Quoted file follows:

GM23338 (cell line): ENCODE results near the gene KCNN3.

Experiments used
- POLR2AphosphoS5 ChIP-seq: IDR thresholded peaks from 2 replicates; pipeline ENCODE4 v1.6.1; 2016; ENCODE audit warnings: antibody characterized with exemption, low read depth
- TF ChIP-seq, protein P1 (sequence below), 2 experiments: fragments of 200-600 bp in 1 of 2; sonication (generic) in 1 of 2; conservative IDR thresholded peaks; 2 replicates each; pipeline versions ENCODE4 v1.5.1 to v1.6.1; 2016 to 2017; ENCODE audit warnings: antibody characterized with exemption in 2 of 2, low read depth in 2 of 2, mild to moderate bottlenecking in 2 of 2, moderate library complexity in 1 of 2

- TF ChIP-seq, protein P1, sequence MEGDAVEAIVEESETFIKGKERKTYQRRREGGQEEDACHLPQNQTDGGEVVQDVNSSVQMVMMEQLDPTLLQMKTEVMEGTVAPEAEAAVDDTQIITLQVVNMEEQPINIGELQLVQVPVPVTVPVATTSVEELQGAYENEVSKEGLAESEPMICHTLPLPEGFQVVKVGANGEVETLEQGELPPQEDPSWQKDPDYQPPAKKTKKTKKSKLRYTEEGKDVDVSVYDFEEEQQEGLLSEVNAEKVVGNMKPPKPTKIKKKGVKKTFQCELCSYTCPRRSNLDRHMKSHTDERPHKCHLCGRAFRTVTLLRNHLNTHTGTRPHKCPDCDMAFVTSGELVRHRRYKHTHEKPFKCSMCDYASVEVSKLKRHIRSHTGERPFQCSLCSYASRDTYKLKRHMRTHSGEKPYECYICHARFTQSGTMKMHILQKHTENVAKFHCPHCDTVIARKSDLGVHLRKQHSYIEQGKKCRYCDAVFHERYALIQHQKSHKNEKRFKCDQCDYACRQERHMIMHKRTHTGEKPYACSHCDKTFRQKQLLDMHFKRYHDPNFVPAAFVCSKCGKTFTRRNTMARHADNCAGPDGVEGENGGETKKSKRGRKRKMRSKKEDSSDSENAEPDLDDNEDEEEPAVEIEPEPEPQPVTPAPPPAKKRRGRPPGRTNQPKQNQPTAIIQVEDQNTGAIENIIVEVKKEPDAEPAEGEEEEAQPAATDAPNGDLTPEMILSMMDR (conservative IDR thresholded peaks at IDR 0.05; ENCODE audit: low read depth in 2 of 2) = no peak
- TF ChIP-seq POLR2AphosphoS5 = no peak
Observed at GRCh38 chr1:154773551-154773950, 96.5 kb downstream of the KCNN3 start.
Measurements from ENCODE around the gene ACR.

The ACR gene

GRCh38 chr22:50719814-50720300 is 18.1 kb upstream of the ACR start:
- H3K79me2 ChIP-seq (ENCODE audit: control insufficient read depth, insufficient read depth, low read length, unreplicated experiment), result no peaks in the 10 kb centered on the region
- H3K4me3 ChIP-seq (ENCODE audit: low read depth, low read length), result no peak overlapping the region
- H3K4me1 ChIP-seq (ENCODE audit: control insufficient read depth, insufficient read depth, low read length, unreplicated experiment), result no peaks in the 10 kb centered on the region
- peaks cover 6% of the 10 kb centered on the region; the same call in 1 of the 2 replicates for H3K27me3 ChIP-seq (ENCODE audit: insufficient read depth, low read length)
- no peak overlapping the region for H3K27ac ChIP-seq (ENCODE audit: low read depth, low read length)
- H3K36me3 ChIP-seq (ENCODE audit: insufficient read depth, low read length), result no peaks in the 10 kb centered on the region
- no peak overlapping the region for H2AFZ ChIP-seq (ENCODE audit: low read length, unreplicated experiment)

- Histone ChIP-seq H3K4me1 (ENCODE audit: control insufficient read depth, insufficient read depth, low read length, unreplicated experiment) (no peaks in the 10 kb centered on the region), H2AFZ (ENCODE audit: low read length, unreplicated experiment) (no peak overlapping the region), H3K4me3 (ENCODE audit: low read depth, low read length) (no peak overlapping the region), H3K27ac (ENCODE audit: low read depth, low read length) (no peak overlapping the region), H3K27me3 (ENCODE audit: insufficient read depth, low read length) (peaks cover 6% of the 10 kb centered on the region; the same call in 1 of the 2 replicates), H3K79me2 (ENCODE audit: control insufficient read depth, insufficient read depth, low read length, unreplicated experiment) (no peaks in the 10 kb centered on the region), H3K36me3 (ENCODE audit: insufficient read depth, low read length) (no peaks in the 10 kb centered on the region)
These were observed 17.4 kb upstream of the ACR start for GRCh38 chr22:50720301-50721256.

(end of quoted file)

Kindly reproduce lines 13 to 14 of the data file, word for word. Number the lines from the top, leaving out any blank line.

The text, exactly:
- H3K4me1 ChIP-seq (ENCODE audit: control insufficient read depth, insufficient read depth, low read length, unreplicated experiment), result no peaks in the 10 kb centered on the region
- peaks cover 6% of the 10 kb centered on the region; the same call in 1 of the 2 replicates for H3K27me3 ChIP-seq (ENCODE audit: insufficient read depth, low read length)